Biden makes the case for democracies to lead the way on climate crisis during final day in Glasgow

President Joe Bide, seen here on November 1 in Glasgow, Scotland, is spending the final day of his trip to the climate summit focusing on methane emissions and forests events.

By Maegan Vazquez, CNN

(CNN) -- President Joe Biden is spending his final day of his trip to Europe making the case for democracies to lead the way on fighting the climate crisis and announcing new climate-related initiatives at the United Nations summit in Glasgow.

During a meeting on the margins of the summit regarding climate aspects of his Build Back Better World (B3W) initiative, the President argued that the collective effort by western nations to support infrastructure in the developing world is a chance to prove democracy can still deliver.

The B3W program was announced in June at the G7. It is meant to counter China's Belt and Road initiative.

"We offer a positive alternative to debt traps and corruption. We can hold entire countries back if we don't do that. Transparency is critically important. And by assisting and responding to the needs of developing countries, rather than dictating projects from afar, we can deliver the greatest impact for those who need it the most," Biden said. "We have to show -- and I think we will show -- that democracy is still the best way for delivering results."

Biden said there's an "urgent need for infrastructure development in countries ... that prioritizes the fight against climate change from the moment the spade goes into the ground and jumpstarts green, economic growth."

"By coming together to make a difference in the lives of people all around the world, you have to show -- and I think we will show -- that democracy is still the best way for delivering results," he added.

Earlier Tuesday, Biden launched a new plan to conserve forests worldwide that aims to bring together diplomatic, economic and policy tools to promote preservation of forests around the world.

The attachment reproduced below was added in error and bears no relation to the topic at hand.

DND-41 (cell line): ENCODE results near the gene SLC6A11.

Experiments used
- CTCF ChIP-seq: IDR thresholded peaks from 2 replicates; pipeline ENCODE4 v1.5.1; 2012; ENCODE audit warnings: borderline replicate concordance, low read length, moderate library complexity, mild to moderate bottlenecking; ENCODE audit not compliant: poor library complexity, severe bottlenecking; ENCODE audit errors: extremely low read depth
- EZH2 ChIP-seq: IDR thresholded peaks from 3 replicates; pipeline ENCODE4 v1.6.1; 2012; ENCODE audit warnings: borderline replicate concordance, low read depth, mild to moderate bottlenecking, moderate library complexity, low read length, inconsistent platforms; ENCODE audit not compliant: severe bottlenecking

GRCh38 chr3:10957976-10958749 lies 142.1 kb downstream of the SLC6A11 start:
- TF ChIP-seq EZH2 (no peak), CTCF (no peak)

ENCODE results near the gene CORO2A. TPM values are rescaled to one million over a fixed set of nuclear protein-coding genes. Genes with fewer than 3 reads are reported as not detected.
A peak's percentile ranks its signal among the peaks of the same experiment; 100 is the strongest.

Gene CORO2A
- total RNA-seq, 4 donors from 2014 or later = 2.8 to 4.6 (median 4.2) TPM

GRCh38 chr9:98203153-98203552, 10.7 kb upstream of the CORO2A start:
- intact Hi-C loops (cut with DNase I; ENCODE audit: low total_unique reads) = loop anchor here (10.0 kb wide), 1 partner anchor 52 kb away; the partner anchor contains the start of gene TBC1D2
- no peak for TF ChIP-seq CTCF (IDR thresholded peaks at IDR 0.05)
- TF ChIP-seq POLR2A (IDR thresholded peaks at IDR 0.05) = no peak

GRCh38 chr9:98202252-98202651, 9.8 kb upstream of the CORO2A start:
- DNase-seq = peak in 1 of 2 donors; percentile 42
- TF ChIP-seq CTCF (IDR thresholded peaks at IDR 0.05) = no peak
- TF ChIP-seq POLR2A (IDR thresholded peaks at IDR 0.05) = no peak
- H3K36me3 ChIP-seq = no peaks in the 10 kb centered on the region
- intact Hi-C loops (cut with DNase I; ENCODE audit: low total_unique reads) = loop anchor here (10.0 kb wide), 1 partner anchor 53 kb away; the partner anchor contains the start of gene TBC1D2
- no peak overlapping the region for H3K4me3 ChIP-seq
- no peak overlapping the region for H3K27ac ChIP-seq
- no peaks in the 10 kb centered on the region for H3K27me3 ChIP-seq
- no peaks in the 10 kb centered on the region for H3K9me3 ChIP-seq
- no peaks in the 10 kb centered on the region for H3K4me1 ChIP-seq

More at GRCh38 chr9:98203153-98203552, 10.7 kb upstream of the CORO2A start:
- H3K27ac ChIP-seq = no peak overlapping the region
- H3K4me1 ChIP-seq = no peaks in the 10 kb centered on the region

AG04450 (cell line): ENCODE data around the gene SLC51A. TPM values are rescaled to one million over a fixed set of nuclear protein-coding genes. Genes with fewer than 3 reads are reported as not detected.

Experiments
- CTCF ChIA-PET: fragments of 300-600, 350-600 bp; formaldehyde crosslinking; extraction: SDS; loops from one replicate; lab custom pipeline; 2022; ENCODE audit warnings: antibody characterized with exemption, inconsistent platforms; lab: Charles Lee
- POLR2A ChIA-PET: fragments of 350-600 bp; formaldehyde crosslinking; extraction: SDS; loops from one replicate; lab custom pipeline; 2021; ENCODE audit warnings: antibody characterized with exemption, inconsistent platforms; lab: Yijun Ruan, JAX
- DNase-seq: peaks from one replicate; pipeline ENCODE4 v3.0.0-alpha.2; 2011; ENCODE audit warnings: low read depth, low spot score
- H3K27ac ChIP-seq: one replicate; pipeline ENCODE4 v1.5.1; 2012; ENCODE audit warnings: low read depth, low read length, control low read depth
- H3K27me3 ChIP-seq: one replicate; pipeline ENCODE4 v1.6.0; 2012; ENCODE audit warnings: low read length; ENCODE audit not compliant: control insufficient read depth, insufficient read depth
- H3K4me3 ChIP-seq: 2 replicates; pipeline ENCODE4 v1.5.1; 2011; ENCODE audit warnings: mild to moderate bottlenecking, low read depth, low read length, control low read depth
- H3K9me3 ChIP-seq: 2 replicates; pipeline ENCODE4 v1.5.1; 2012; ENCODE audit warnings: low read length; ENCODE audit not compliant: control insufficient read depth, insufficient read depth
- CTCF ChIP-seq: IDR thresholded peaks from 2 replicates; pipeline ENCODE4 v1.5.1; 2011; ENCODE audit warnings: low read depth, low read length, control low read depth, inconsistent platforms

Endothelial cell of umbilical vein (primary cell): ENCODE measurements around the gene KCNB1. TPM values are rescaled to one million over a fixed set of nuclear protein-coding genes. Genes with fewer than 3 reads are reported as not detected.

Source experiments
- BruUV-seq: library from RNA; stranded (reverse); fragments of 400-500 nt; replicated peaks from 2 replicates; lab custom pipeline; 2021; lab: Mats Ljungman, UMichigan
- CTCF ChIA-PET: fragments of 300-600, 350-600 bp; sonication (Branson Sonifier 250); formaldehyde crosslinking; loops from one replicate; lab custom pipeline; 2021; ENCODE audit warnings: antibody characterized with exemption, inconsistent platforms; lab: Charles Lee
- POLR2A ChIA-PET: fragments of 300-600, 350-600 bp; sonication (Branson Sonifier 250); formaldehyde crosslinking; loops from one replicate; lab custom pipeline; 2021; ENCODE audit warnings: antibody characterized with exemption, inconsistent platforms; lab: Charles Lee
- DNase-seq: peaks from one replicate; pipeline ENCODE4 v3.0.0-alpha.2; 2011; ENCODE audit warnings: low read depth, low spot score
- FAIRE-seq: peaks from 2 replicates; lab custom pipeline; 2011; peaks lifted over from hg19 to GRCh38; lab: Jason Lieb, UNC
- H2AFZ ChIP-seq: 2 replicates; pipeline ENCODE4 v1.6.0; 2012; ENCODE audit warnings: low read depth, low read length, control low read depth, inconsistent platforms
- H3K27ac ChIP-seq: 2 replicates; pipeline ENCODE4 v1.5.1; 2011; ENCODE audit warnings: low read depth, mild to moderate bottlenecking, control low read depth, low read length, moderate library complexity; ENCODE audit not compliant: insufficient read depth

The issue of keeping important ecosystems alive is an "indispensable piece of keeping our climate goals within reach," the President said.

Biden cited forests' ability to capture carbon and promote biodiversity as reasons to place attention on the issue, in addition to reducing emissions.

"We need to approach this issue with the same seriousness as decarbonizing our economies. That's what we're doing in the United States," Biden said.

The President also delivered brief remarks at an event to highlight the progress of the Global Methane Pledge and launched a new initiative to ratchet up methane reduction efforts, which he argued were the "most important things we can do" to keep global temperatures in check.

Around 100 countries have signed up to a global pledge to cut methane emissions by 30%, European Commission President Ursula von de Leyon announced on Tuesday.

Biden encouraged other countries to join the US in the efforts.

"This isn't just something we have to do to protect the environmental future. It's an enormous opportunity ... for all of us, all of our nations, to create jobs and make meaningful climate goals a core part of our global economic recovery as well," he said.

The Biden administration is proposing new rules from a number of federal agencies to slash methane emissions, which includes a regulation from the Environmental Protection Agency that would push oil and gas companies to more accurately detect, monitor and repair methane leaks from new and existing wells, pipelines and other equipment.

During a speech at an event aimed at "Accelerating Clean Technology Innovation and Deployment", the President announced the First Movers Coalition. Biden said the federal government will work with the coalition, which includes more than two dozen of the world's largest companies across eight different sectors "that comprise 30% of the global emissions we now are dealing with."

"These companies will be critical partners in pushing for commercially viable alternatives to decarbonize the industrial cities, industrial sectors and more. And while championing the US innovation of good paying jobs, at the same time, the US government is going to use our enormous market power, as the world's largest buyer of goods and services ... to do the same," he said.

The goal of the coalition is to spur better products into the market, new companies and new projects.

He said the US was also launching a new partnership with the United Arab Emirates called the Agricultural Innovation Mission for Climate. Along with 75 partners, the mission aims to "catalyze public and private investment in climate-supported agriculture and food system innovation."

On Tuesday afternoon, Biden spoke briefly with Japanese Prime Minister Fumio Kishida. Biden "reinforced the (importance) of the U.S.-Japan alliance and discussed regional and global issues," the White House said.

The President will also hold a press conference later Tuesday -- his second press conference of the trip. He then departs Scotland Tuesday evening, and arrives back in Washington early Wednesday.

Biden has spent five days in Rome and Glasgow to attend the earlier Group of 20 meeting and the climate summit.

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